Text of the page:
Monthly Archives: October 2013

The 80/20 Sales Rule for Authors

It’s long been known in business that 20% of your existing customers generate 80% of your sales. The same can be said of book fans. When someone reads a novel or nonfiction title they enjoy, they will actively seek out additional works by the same author. Keep these tips in mind as you reach out to your fan base.

–Keep in contact through social media or your email lists. Let people know what you’re working on as well as opportunities to find older titles you might not be actively marketing.

–Serve your fans. Why are people reading your novels: for entertainment, for a deeper social message? Is your nonfiction a vehicle for inspiration or concrete tips? Be sure to address these components with every outreach.

–Reward return readers. Find a way to say thank you to fans who keep coming back. Offer to provide free ebooks to anyone who sends in a receipt for a particular printed title. Host a lunchtime Skype session where you chat with readers about their burning questions about your upcoming book.

Keep these ideas in mind and you’ll build loyalty to you, the brand behind your books.



Ways to Keep Readers Coming Back

When you’re setting about to write that next book, don’t ignore the fans you’ve already snared. They’ll be looking for you and the content you create rather than just another book to read. So be sure to utilize branding methods like the following:

–Be consistent. If you’re writing thrillers, don’t suddenly switch to romance. The exception of course is if you’re writing a cross-genre romantic thriller. Then go for it! Just be sure not to leave your existing fans out in the cold as you work to gain new readers.

–Remember that readers want to read your books, not someone else’s. So whenever you appear for a signing or media opportunity, be authentic. Speak from the heart about your passion for writing and your fans. If someone asks a question you don’t want to answer, simply say so and allow the interview to move on.

–No matter whether you’re self-publishing or traditionally published, always focus on quality. Even if your goal is to produce two books every year (or more!), make sure that nothing goes out the door you wouldn’t want to read yourself.

Book Agent Info

Adam Muhlig of McIntosh & Otis loves fiction and is looking for a fresh voice in fiction or narrative nonfiction. He seeks authors offering new perspectives by or about music mavericks as well as texts focused on natural history, travel, adventure and sports.

The Stories Behind Famous Book Covers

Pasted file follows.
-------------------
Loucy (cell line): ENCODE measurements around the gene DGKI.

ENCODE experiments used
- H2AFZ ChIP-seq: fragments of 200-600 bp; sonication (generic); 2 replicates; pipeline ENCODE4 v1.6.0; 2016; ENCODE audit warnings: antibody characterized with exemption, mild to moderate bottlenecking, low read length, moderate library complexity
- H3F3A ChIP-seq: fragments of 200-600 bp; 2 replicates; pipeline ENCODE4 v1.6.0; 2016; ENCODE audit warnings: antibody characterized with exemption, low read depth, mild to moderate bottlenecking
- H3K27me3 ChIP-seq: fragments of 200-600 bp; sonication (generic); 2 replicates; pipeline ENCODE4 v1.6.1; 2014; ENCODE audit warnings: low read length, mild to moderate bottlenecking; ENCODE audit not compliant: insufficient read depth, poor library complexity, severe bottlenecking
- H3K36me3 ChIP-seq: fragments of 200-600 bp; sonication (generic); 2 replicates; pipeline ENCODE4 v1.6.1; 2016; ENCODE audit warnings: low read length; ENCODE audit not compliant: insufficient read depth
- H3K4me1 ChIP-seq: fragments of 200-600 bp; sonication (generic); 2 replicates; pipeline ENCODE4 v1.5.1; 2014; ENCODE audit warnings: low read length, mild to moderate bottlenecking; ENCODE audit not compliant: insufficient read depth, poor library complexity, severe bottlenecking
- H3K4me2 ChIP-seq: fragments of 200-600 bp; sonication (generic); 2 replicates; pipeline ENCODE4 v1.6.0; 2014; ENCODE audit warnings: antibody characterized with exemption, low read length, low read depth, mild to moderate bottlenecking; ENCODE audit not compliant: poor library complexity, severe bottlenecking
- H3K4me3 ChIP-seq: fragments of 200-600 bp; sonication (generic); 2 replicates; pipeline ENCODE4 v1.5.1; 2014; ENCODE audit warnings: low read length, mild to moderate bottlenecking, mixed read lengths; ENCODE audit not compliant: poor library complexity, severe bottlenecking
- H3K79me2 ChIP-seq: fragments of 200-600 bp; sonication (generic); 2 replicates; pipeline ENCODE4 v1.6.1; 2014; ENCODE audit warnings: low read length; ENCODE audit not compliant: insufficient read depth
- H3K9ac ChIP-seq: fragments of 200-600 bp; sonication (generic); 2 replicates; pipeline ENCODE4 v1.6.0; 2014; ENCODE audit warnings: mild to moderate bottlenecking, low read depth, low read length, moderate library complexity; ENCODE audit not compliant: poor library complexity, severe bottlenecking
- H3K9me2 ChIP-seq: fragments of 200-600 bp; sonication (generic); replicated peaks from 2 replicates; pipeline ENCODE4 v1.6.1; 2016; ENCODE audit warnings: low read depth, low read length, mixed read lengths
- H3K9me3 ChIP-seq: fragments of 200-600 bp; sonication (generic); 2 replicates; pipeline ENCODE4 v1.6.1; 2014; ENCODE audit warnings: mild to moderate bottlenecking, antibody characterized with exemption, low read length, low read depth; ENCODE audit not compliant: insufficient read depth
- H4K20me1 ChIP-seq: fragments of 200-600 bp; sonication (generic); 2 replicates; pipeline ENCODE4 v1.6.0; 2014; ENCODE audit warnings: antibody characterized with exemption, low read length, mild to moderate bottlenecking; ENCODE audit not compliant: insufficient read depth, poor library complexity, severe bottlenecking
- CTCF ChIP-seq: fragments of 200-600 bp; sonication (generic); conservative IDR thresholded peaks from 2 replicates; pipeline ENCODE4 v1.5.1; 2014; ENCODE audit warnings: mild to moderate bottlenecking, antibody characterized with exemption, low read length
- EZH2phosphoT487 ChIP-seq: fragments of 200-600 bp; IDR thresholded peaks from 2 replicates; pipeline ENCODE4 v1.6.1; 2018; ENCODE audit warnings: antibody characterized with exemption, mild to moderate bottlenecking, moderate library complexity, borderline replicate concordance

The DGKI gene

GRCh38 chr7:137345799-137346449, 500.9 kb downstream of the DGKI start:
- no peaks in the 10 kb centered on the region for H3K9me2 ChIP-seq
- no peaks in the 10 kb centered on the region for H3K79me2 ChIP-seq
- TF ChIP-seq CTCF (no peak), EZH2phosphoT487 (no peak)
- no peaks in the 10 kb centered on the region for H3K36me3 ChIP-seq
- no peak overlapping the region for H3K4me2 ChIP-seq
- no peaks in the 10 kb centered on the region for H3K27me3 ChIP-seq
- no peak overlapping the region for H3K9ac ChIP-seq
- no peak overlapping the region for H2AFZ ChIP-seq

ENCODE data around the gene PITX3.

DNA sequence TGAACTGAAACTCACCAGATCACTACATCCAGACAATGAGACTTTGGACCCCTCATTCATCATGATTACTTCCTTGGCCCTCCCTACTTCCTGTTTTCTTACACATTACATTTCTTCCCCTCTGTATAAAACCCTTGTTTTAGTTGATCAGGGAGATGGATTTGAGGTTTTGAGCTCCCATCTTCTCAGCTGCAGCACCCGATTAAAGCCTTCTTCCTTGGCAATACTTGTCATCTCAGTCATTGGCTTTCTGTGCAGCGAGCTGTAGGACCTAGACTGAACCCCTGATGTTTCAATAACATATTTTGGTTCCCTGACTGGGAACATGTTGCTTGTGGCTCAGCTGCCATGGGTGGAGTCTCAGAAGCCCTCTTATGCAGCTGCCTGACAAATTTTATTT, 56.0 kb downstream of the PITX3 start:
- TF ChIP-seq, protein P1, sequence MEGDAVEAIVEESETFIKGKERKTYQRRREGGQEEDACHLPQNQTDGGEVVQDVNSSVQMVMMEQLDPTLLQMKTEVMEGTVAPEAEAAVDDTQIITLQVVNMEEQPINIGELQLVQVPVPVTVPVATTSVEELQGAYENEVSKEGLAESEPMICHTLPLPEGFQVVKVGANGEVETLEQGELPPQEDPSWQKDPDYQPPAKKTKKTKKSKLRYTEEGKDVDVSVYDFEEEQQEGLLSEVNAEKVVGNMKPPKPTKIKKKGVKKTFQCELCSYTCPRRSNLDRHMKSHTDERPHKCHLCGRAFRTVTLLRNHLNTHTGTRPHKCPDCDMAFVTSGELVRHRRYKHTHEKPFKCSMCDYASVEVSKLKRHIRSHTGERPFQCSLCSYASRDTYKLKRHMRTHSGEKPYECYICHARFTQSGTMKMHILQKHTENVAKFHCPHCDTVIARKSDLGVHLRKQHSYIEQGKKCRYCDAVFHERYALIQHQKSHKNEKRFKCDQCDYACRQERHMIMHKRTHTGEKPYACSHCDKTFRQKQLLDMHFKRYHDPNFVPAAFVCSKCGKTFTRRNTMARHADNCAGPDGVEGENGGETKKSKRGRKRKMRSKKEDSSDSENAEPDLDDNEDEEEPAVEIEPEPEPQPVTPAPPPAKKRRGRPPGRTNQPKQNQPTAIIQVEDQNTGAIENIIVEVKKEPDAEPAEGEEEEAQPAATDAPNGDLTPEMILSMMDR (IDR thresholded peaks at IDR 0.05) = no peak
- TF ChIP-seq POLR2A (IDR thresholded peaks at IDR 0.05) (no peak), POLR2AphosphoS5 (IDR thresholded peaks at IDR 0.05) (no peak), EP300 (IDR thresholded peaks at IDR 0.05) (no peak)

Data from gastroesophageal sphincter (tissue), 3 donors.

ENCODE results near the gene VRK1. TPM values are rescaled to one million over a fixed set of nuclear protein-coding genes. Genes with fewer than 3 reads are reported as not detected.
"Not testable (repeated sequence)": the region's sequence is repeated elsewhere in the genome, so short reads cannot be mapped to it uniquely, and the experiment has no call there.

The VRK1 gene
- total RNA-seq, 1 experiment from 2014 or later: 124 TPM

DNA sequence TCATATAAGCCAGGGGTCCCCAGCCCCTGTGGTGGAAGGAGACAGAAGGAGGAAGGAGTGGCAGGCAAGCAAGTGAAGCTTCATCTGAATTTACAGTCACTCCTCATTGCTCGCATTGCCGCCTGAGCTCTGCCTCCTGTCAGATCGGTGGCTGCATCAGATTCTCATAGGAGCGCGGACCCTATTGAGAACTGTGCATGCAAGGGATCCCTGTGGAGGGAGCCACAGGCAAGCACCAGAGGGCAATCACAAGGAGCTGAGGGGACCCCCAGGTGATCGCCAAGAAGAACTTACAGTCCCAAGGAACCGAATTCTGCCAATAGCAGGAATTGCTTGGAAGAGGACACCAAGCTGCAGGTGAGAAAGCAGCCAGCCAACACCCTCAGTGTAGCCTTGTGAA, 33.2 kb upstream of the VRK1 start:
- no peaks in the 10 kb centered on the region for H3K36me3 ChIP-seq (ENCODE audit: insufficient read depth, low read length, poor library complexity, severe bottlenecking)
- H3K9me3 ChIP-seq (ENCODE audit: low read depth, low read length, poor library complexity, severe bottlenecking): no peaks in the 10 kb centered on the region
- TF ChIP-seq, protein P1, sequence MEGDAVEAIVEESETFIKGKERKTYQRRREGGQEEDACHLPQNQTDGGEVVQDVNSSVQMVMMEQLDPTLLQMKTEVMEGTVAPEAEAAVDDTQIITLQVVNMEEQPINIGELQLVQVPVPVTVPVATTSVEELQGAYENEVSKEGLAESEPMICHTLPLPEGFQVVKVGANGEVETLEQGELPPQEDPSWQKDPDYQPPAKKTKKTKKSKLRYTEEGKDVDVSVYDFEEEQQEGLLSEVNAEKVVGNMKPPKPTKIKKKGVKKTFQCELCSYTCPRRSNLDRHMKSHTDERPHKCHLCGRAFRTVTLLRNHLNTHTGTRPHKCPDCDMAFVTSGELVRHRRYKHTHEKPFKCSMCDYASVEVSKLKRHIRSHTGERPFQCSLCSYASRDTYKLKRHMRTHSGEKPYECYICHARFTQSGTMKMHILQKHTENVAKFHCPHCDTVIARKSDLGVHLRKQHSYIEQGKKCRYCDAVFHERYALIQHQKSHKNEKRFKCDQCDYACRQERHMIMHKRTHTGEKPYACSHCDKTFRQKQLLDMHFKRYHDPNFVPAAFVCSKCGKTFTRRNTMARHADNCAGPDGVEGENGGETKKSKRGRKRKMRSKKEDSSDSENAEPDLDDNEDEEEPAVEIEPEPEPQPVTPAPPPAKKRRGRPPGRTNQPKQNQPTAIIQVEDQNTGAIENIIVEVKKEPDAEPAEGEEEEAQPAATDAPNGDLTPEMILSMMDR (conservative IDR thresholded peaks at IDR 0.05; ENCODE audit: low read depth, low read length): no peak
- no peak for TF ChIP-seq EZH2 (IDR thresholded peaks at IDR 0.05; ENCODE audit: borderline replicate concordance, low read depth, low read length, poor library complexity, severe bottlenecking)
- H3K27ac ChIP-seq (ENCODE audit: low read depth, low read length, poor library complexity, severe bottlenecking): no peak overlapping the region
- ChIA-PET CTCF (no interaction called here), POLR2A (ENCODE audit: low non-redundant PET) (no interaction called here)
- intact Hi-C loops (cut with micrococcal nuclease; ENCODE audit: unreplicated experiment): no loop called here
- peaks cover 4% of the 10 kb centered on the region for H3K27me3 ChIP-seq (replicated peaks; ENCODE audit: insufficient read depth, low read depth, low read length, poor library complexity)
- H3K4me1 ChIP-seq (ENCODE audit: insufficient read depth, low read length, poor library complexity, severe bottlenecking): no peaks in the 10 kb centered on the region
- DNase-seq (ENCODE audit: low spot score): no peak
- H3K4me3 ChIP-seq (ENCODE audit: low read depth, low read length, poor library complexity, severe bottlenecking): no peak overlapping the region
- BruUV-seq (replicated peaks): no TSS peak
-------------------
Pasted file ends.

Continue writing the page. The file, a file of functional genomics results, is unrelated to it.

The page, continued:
I’ve posted before on the importance of a book’s cover. I’ve also included links to lists of successful covers and downright terrible covers. Now Publisher’s Weekly’s blog has set up a collection of covers with the stories behind each.

Take a moment to check this out. It contains a lot of information you can use when considering how well your own cover will work.

How Books Avoid the Digital Decline

The New Republic magazine recently presented an article on how books are avoiding the digital decline seen in the music and video entertainment industries.

Generally, CDs declined not because people switched to digital versions that were cheaper but because they listen to songs individually…and wanted to buy only one or two songs from an album.

TV shows suffered the same fate. The packages of entire seasons weren’t always what people wanted to buy and so they turned to individual streaming of single shows.

Books, on the other hand, can’t be offered in pieces. Although some authors have found success serializing their books by releasing single chapters at a time, most readers want to consume the entire work in a single sitting or multiple sittings performed within a short timeframe. This is part of the engagement of readers in a story or nonfiction topic, so books perform better for readers when they are consumed in this fashion.

So, although prices have fluctuated for ebooks, there really isn’t any comparison that can be made for how a reader is impacted by a book. It has to be taken as a complete whole at the reader’s leisure, not in bits strung out over time.

As we move forward into this new world of publishing, remember that. Price your works accordingly, and reserve the low prices and bundling deals as short-term sales.

Unique Residency

The Paris Review and The Standard hotel are offering one soon-to-be-novelist the writing opportunity of a lifetime: “The idea is this: in January, a writer with a book under contract will get a room at the Standard, East Village, in downtown Manhattan, for three weeks’ uninterrupted work.” The application consists of a sample and a letter from your editor for a chance to stay at this new boutique hotel for three weeks. 

New Opportunity for Christian Authors

1Source is a collaborative effort between publishers and includes Jerry B. Jenkins Christian Writers Guild, Believers Press, Bethany Press, and Anchor Distributors. Their new books will appear as part of 1Source’s Jerry B. Jenkins Select Line in spring 2014.

Job Opportunity for Writers

Media Connect at is the nation’s leading book publicity firm. They promote best-selling authors, independent publishers, and university presses as well as the Big Five and major publishers. They promote both nonfiction and fiction. Seeking an individual, with 2+ years of experience in promoting books and authors to the online news media: bloggers, online reviewers, and.the side of major media outlets. An intimate understanding of how to use social media to help promote author brands is a must.